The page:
Evangelicals and Trump

Apparently I’m not completely free, because I still have more to say about evangelicals. It’s a process, y’all.

Previously I’ve talked about how the election of Trump was a watershed moment for my faith with respect to evangelicalism, but I’m only now able to put into words why that is.

You see, evangelicals voted for Trump not in spite of their beliefs, but because of them. At its core, evangelicalism is really just fundamentalism with a pretty face. It is the direct descendant of the modernist need to create a dualistic alternative to science. The whole concept of inerrancy is a reaction to Biblical criticism and scientific fact. Well, once you jettison the tradition of the church, and the Patristic teachings, and you put the Bible in a straightjacket of inerrancy and literalism, funny things happen.

This is how you end up with complementarianism, with its corollary “no women in leadership.” This is how you end up cherry picking a few verses in scripture outside of the entire context of the revealed character of Christ, and saying that some people are going to hell just because of who they love or who they are. This is how you create a militaristic God to support your country’s foreign adventures. This is how you support a culture of incarceration (primarily of the race you are not) because of a need to submit to authority. And this is how you end up with health and wealth theology that has more in common with magic than with the teachings of Jesus.

Because if everything in the Bible is perfect, you have to take the most out-of-context scriptures seriously and come up with some sort of zany theology to match it.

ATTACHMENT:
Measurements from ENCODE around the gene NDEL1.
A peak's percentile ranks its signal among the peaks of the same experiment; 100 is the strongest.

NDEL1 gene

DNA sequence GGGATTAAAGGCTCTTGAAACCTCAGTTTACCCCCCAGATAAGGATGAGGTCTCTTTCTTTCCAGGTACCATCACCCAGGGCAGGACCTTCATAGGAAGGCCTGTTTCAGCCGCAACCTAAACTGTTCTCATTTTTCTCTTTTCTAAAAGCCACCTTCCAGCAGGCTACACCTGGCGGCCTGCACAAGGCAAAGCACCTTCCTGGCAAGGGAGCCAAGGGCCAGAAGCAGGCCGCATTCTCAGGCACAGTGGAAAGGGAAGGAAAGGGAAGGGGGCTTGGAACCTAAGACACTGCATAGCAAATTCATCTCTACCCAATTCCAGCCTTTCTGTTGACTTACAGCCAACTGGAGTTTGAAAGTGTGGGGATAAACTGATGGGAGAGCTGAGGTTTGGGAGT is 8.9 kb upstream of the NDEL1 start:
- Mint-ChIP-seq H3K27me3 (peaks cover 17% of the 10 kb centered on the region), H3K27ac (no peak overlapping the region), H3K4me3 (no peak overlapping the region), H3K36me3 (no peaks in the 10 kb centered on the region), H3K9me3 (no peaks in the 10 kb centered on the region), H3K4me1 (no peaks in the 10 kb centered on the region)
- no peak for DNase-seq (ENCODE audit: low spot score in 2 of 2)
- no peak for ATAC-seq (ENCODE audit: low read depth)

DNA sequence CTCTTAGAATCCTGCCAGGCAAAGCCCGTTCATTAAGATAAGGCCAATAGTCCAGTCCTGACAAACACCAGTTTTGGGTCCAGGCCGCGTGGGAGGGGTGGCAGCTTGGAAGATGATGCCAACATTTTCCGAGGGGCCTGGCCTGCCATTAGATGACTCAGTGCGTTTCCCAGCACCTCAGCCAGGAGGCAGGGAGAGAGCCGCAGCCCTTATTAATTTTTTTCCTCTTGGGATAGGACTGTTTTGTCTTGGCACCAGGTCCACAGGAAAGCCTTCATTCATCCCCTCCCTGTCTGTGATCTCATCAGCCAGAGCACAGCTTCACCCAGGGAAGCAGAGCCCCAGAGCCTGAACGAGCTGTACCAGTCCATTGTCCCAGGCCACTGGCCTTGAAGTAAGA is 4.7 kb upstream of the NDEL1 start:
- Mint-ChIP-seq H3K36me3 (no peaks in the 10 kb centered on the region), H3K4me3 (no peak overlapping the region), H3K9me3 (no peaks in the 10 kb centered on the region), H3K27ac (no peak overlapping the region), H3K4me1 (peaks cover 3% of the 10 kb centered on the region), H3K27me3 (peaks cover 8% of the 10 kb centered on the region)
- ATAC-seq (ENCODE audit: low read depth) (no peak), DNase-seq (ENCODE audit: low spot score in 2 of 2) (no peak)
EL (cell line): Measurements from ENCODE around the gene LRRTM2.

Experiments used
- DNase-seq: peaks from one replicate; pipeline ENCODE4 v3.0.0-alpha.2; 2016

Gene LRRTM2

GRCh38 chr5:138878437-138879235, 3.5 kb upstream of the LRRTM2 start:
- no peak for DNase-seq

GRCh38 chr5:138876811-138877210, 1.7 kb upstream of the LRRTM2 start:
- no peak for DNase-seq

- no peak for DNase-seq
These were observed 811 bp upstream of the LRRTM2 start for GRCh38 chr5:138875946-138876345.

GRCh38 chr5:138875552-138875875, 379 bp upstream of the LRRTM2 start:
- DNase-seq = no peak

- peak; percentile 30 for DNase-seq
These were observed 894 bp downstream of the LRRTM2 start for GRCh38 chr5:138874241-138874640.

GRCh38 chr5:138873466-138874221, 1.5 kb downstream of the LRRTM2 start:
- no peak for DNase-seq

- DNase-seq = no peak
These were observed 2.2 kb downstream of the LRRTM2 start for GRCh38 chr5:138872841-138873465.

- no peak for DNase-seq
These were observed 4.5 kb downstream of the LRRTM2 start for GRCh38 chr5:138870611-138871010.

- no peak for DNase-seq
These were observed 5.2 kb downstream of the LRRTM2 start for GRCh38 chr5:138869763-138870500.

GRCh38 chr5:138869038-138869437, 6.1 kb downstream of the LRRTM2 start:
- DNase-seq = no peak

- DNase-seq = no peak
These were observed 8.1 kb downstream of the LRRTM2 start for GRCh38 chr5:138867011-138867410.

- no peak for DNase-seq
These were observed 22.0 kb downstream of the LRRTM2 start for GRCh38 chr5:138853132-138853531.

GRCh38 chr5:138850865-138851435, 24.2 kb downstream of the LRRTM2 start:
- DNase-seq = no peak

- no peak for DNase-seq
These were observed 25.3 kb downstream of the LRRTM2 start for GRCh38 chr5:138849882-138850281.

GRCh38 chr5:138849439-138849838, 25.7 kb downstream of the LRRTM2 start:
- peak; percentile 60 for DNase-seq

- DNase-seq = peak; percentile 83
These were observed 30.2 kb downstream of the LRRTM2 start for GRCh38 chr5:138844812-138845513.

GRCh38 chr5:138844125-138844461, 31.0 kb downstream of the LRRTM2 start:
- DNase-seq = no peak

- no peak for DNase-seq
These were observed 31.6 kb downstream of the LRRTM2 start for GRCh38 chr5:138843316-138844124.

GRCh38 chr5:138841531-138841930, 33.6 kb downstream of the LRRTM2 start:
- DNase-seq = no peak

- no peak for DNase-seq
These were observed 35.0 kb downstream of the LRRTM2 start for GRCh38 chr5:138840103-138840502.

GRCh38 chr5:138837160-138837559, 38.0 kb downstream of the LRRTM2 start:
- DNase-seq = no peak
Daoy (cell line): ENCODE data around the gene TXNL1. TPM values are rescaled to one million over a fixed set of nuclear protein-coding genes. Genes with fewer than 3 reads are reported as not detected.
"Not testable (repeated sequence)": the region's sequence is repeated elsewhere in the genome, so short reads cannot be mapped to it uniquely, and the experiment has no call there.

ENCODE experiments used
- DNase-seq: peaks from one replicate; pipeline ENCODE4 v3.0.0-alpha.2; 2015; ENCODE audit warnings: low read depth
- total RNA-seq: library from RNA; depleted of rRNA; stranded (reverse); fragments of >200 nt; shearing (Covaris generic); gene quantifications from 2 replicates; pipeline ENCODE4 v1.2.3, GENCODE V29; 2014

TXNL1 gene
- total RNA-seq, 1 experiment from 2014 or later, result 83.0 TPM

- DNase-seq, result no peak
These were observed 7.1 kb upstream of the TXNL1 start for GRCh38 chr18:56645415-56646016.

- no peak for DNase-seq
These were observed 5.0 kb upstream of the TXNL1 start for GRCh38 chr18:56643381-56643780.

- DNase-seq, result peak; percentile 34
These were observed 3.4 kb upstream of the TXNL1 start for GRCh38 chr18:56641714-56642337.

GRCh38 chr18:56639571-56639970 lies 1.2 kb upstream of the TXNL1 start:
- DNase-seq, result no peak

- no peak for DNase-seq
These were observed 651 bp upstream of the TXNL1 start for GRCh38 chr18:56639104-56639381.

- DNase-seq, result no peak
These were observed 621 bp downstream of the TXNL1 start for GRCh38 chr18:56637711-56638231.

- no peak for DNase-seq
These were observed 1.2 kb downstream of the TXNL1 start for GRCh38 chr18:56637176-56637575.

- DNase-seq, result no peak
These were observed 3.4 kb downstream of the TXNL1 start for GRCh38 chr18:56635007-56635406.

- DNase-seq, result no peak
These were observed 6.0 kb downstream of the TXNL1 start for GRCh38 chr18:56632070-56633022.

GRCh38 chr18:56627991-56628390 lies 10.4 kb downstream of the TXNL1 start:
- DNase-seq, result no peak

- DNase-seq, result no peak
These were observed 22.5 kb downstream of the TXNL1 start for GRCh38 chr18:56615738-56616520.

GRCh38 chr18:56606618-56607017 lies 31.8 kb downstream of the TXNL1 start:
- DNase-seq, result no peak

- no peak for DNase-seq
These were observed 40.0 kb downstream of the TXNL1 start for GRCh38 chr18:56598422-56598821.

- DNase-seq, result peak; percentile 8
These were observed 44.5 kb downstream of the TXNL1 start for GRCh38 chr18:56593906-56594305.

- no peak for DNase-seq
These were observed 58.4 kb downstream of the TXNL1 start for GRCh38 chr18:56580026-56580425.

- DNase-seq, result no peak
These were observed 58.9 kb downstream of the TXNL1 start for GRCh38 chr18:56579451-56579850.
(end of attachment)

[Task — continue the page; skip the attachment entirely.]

Which leads us back to Trump. When evangelicals looked at Trump and Hillary through the lens of their theology, there really was no choice for them. Hillary was a woman, so she can’t lead the country because complementarianism. And Mike Pence was the kind of guy who will really put the “homosexual agenda” in its place. And Trump waves the flag and promises to protect us from the infidels. And “All Lives Matter,” after all, and the people going to jail really deserve it anyway, and Trump says he’s going to get tough with them. And the Republicans are really God’s party because they acknowledge that the really rich are blessed by God and those who aren’t are just poor slackers who deserve what they get. And Trump is super rich, so he must be super blessed.

And one more thing. Fundamentalism is at its core a deeply insecure belief system. It basically says that the Christian faith is not strong enough to weather the challenges of modernity, and so we must build a “wall around the law” like the Pharisees did to keep people inside. And this insecurity encourages racism, because it encourages a fear of people different than yourself. It encourages misogyny, because once you empower women, what’s next? It encourages homophobia, because that’s one “sin” most evangelicals don’t feel is relevant to them so it’s easy for them to cast the first stone.

So, long story short, the 2016 election was really a clarifying moment for me. It allowed me to see that not only did I not really believe evangelical theology on many key points, but in fact the consequences of adhering to that theology are in fact, dangerous to my relationship with God.

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